Optimize the size of the paging file: There are 2 types of memory that Windows Vista uses. The first is the physical memory, RAM, and the virtual memory, paging file. With the paging file, Windows Vista converts part of the hard drive, ROM, to act like RAM. The important thing to remember is that RAM works much faster than virtual memory. By default, Windows Vista sets the size of the paging file to 1.5x the amount of RAM. For the most part, this is size is fine. But, if the size of is too large, Windows Vista would use more virtual memory, which is slower, than is optimal. So, the goal is to a set an appropriate size for the paging file. In addition, since the paging file which is part of the hard drive, it can also become fragmented. Fragmentation can be minimized by setting a fixed size for the paging file. To change settings for the paging file, right click on the “My Computer” on the desktop > click “Advanced system settings” > the UAC will appear, click [Continue] > click the “Advanced” tab > under “Performance,” click [Settings] > click the “Advanced” tab > under “Virtual memory,” click [Change] > select the local drive (e.g. C: ) > select “Custom size” > for both “Initial size” and “Maximum size” enter the same number. If you have 1GB of RAM, set these values to 1024MB. If you have 2GB of RAM, see these values to 512MB. If you have more than 2GB of RAM, consider setting these values to “0” and not using any virtual memory. When you have enter the amount of virtual memory, click [Set] > [O.K.] > [Apply] > [O.K.] > Restart.
Optimize the size of the Recycle Bin: The size of the recycle bin is a percentage of the hard drive. If you have a 200GB hard drive then 12% of 200GB is 24GB. Who needs a 24GB recycle bin? Thankfully, Windows Vista allows users to adjust the size of the recycle bin, right click the “Recycle Bin” icon on the desktop > select “Properties” > select the hard drive > select “Custom size” > enter a reasonable size for the recycle bin (e.g. 250MB) > [Apply] > [O.K.].
Display the extension for all files: By default Windows Vista does not show file extensions. Why is it important to see file extension you ask? Well, you don’t want to accidentally open an executable file (e.g. .exe). Sadly, hackers create files which look like innocent text files but, in fact, they are program files. Users click on them and end up installing spyware or some other form of malware. However, you can have Windows Vista show file extensions, start Windows Explorer > from the menu bar, select “Tools” > Properties > Folder Options > select “View” tab > uncheck “Hide extension for known file types” > [Apply] > [O.K.].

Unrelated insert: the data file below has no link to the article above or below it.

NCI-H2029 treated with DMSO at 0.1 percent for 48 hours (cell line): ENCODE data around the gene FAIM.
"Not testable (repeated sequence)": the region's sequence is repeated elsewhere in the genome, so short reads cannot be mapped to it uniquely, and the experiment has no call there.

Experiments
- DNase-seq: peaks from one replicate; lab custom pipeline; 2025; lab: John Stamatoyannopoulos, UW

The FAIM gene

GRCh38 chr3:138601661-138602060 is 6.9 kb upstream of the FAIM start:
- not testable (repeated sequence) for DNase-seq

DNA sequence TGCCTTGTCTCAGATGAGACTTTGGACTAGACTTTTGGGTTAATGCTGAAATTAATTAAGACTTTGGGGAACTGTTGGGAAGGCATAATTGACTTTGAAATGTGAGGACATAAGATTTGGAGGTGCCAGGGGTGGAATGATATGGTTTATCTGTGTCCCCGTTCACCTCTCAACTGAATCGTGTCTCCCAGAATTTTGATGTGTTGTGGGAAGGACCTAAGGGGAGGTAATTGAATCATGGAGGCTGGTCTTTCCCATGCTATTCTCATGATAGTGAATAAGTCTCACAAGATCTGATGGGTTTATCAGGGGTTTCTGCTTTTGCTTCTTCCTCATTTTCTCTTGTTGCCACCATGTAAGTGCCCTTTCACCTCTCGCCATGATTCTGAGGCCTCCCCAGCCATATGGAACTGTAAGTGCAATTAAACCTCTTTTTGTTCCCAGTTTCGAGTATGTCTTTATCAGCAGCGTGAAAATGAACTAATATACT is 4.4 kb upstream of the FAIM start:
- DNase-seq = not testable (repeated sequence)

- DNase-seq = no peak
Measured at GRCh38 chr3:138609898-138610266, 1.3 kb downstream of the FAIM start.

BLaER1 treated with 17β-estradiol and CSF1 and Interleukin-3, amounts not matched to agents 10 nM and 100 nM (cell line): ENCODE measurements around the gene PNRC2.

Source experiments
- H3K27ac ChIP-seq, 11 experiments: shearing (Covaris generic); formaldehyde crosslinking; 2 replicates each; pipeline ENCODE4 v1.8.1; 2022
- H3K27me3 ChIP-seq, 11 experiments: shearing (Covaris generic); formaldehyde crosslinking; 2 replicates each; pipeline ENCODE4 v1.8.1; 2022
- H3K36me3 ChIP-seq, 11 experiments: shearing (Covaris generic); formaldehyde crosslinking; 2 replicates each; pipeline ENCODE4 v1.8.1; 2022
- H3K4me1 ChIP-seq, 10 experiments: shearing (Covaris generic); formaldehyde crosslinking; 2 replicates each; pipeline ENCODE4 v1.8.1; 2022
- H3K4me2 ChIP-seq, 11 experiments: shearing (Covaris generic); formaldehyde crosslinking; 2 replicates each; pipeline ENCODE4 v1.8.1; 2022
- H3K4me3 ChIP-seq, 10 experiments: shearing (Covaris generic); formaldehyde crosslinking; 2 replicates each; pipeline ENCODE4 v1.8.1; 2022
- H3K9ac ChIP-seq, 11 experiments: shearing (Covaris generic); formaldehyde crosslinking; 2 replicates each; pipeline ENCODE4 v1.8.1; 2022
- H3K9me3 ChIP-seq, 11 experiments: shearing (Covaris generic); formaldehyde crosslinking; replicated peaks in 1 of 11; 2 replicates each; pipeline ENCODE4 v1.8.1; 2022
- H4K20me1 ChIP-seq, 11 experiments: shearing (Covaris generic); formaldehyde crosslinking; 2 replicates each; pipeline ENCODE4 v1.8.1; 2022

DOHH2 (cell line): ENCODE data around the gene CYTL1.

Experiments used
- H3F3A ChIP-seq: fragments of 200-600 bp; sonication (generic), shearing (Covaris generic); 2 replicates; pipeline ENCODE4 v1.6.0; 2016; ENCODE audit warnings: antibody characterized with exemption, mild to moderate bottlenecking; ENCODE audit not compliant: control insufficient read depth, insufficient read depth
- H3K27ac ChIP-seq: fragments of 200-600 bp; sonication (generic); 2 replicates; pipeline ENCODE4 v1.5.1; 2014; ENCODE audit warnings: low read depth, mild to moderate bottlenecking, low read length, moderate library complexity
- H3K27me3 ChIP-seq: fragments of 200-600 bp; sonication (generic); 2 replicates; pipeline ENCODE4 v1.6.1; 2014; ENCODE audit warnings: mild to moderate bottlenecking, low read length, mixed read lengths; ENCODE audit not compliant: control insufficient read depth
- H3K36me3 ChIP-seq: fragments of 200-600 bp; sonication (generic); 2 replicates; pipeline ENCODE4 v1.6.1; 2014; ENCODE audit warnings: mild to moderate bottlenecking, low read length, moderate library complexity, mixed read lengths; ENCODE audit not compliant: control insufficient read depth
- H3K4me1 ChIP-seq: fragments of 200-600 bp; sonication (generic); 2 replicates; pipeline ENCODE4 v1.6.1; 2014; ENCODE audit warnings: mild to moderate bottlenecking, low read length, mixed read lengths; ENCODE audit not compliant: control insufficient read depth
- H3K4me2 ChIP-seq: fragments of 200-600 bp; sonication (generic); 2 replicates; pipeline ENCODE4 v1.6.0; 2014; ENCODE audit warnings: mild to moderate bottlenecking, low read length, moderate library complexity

Make Windows Vista Secure: Microsoft made Windows Vista to be the safest operating system it has ever created and they did a decent job. Windows Vista comes with a bi-directional firewall and Windows Defender, Microsoft’s anti spyware application. However, you will need an antivirus program. There are several decent free antivirus programs so you don’t have to spend a dime - which is a good thing since you had to spend your money on Windows Vista. The 3 most popular free antivirus programs are: Avast, AVG and Antivir. All 3 programs can be downloaded from Filehippo’s website. All 3 programs have their strengths and weaknesses. Antivir has the highest detection and removal rate of the 3 but does not scan incoming e-mail – it does however scan outgoing e-mail. Avast has a detection and removal rate but its unorthodox GUI is less than intuitive to use. Grisoft’s AVG has the lowest detection and removal rate of the 3 but its inituitive controls makes it easy to use. PC World Magazine has an excellent review of many popular free and not so free antivirus programs.
Increase the number of simultaneous connections that Internet Explorer 7 (IE 7) uses to connect to the Internet: By default, IE 7 only creates 2 simultaneous connections to the Internet. However, if you have a broadband connection, you can increase the number of simultaneous connections to 10. Unfortunately, to increase the number of simultaneous connections, you need to edit the Windows Registry, which is no small matter. If you do decide to go ahead, create a system restore point prior to editing the registry. It will save you a lot of grief should something go wrong. To edit the Windows Registry, you need to start Vista’s registry editor, go to Start Menu > in the search box, enter “regedit” > in the results, click “regedit.exe.” At this point, refer to Microsoft’s support page to edit the registry. The webpage is for IE 5 and IE 6, however, they apply to Windows Vista as well. You can also refer to VistaWired’s tutorial as well. I am sure many people would say that, instead of editing IE 7 settings, switch to Firefox web browser. Well, I can’t deny that is a great idea.